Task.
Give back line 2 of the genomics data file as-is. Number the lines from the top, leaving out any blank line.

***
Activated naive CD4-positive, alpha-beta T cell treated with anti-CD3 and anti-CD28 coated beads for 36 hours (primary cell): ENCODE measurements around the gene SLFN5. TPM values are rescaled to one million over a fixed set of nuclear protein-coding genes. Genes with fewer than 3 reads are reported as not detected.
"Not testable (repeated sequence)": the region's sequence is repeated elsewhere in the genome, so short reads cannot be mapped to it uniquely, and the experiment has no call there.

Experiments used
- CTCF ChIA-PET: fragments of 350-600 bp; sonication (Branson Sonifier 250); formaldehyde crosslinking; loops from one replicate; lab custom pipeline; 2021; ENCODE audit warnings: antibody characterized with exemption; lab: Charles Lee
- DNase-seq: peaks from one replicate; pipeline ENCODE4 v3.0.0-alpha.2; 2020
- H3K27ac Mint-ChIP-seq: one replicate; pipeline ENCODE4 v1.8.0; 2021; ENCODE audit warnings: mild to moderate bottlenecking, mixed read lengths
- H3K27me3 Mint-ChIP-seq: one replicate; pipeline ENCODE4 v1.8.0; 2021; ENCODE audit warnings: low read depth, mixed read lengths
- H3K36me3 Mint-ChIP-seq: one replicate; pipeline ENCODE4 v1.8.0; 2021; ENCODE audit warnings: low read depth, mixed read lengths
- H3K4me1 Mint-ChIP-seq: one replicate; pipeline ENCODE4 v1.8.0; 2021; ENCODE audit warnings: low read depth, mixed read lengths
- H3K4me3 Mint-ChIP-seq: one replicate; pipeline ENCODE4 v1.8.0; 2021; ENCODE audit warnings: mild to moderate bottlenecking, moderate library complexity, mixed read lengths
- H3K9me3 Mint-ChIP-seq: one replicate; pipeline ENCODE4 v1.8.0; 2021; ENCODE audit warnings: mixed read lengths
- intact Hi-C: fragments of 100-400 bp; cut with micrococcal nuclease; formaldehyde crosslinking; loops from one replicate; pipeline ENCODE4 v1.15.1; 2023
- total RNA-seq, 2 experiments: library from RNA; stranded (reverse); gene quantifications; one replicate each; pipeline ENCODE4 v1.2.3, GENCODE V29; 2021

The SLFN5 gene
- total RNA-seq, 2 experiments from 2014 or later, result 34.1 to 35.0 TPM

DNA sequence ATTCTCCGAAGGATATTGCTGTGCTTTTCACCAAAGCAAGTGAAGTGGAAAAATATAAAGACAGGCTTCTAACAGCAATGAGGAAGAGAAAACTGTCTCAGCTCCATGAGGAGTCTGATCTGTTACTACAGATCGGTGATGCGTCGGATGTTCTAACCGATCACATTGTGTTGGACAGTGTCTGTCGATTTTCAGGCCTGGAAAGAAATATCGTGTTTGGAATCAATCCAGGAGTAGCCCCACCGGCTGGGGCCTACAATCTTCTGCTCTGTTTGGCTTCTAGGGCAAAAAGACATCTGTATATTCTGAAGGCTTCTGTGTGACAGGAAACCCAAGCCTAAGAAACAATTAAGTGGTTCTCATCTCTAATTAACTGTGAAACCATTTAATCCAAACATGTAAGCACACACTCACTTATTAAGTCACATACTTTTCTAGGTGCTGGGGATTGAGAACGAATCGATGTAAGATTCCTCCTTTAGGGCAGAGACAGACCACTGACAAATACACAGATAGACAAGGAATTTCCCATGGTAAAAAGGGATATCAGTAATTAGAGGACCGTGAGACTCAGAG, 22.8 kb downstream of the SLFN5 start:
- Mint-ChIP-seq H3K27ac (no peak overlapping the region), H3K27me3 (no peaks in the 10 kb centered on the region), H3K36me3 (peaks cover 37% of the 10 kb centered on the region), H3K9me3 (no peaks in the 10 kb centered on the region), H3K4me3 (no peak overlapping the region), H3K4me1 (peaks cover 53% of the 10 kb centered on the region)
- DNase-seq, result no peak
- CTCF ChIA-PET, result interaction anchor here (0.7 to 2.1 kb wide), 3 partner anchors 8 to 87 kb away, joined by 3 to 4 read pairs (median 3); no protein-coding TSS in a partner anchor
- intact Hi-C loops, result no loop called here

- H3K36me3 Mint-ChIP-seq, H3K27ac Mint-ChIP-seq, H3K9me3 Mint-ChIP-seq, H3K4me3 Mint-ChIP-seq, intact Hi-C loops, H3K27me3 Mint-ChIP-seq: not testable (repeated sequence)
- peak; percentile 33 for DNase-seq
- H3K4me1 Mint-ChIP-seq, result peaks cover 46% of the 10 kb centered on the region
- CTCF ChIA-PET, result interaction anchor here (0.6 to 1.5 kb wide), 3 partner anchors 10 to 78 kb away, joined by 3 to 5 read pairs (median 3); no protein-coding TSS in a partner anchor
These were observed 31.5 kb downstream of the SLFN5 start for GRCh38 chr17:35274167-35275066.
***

"Not testable (repeated sequence)": the region's sequence is repeated elsewhere in the genome, so short reads cannot be mapped to it uniquely, and the experiment has no call there.